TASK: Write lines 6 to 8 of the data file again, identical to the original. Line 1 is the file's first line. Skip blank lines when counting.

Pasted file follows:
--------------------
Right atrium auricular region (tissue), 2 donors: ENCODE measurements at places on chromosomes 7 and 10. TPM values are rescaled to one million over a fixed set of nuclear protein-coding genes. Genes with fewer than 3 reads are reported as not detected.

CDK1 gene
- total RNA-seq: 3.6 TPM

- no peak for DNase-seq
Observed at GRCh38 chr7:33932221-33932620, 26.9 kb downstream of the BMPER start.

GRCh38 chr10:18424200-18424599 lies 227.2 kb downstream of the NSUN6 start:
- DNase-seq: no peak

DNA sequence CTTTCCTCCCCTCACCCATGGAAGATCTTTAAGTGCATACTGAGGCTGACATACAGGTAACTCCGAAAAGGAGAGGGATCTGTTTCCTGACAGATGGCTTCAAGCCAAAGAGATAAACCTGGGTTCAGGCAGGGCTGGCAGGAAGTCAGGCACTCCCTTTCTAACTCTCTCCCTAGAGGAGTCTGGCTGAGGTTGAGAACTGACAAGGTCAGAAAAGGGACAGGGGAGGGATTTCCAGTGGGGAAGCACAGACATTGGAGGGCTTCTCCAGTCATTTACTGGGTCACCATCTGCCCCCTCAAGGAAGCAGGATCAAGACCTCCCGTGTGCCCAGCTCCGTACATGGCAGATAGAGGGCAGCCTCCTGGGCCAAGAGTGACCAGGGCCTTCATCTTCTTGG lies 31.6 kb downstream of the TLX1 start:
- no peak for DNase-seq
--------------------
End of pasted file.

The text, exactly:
GRCh38 chr10:18424200-18424599 lies 227.2 kb downstream of the NSUN6 start:
- DNase-seq: no peak

DNA sequence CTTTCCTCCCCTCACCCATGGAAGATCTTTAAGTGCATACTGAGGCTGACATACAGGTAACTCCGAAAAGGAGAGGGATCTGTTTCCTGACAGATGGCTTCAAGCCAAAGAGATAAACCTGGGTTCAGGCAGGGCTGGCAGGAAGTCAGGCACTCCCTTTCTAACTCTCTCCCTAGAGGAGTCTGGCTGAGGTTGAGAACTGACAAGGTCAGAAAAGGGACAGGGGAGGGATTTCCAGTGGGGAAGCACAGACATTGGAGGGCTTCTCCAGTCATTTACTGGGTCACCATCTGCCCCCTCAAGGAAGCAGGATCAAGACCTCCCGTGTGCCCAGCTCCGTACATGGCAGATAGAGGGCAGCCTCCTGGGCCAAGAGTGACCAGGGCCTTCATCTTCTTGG lies 31.6 kb downstream of the TLX1 start: